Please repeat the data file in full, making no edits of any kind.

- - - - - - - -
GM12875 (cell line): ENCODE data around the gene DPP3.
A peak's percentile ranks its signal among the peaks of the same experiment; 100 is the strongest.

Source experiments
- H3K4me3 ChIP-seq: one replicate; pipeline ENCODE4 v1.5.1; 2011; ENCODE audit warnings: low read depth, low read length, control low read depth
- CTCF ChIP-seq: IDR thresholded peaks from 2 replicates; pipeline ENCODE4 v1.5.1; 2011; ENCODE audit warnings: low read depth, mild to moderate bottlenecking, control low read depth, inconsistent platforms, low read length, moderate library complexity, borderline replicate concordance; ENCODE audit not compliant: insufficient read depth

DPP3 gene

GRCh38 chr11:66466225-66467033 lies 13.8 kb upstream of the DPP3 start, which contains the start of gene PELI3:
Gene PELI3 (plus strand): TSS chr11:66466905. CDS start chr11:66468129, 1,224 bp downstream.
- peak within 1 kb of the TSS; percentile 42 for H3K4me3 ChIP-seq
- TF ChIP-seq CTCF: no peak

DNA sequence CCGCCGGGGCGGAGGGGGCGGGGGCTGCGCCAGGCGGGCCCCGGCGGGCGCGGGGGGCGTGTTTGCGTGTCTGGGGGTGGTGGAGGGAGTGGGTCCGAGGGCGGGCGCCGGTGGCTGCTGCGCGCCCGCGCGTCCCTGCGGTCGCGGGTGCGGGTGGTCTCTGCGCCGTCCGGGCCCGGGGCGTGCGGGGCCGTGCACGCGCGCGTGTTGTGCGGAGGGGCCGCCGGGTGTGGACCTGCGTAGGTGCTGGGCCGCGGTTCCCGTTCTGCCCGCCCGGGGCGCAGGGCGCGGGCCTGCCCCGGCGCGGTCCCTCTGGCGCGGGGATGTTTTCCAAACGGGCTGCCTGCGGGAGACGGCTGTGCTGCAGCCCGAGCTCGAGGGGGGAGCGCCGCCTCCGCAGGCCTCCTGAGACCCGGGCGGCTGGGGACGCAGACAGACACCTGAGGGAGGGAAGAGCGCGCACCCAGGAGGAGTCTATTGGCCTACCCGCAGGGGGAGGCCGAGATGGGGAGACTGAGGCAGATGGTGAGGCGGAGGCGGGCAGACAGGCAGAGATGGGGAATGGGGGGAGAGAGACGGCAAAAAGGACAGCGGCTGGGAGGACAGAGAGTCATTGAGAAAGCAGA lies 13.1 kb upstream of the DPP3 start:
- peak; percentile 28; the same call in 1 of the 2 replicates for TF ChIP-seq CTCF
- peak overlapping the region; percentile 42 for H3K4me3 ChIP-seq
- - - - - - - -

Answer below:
GM12875 (cell line): ENCODE data around the gene DPP3.
A peak's percentile ranks its signal among the peaks of the same experiment; 100 is the strongest.

Source experiments
- H3K4me3 ChIP-seq: one replicate; pipeline ENCODE4 v1.5.1; 2011; ENCODE audit warnings: low read depth, low read length, control low read depth
- CTCF ChIP-seq: IDR thresholded peaks from 2 replicates; pipeline ENCODE4 v1.5.1; 2011; ENCODE audit warnings: low read depth, mild to moderate bottlenecking, control low read depth, inconsistent platforms, low read length, moderate library complexity, borderline replicate concordance; ENCODE audit not compliant: insufficient read depth

DPP3 gene

GRCh38 chr11:66466225-66467033 lies 13.8 kb upstream of the DPP3 start, which contains the start of gene PELI3:
Gene PELI3 (plus strand): TSS chr11:66466905. CDS start chr11:66468129, 1,224 bp downstream.
- peak within 1 kb of the TSS; percentile 42 for H3K4me3 ChIP-seq
- TF ChIP-seq CTCF: no peak

DNA sequence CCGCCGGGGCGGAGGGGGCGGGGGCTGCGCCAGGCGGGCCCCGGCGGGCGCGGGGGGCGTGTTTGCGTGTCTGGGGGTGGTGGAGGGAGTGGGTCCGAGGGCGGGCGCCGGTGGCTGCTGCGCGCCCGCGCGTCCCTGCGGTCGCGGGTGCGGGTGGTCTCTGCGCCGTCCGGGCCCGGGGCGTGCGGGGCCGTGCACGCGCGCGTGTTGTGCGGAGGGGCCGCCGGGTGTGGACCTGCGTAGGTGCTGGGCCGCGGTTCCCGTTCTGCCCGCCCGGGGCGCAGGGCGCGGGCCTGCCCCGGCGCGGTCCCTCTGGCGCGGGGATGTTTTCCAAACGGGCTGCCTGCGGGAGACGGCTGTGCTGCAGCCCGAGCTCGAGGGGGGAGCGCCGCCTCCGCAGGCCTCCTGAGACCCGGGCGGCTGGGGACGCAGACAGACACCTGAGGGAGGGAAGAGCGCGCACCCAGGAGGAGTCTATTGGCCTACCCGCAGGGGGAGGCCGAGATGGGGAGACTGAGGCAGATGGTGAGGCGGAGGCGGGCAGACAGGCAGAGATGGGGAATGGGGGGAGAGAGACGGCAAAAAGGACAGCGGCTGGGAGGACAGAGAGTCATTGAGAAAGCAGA lies 13.1 kb upstream of the DPP3 start:
- peak; percentile 28; the same call in 1 of the 2 replicates for TF ChIP-seq CTCF
- peak overlapping the region; percentile 42 for H3K4me3 ChIP-seq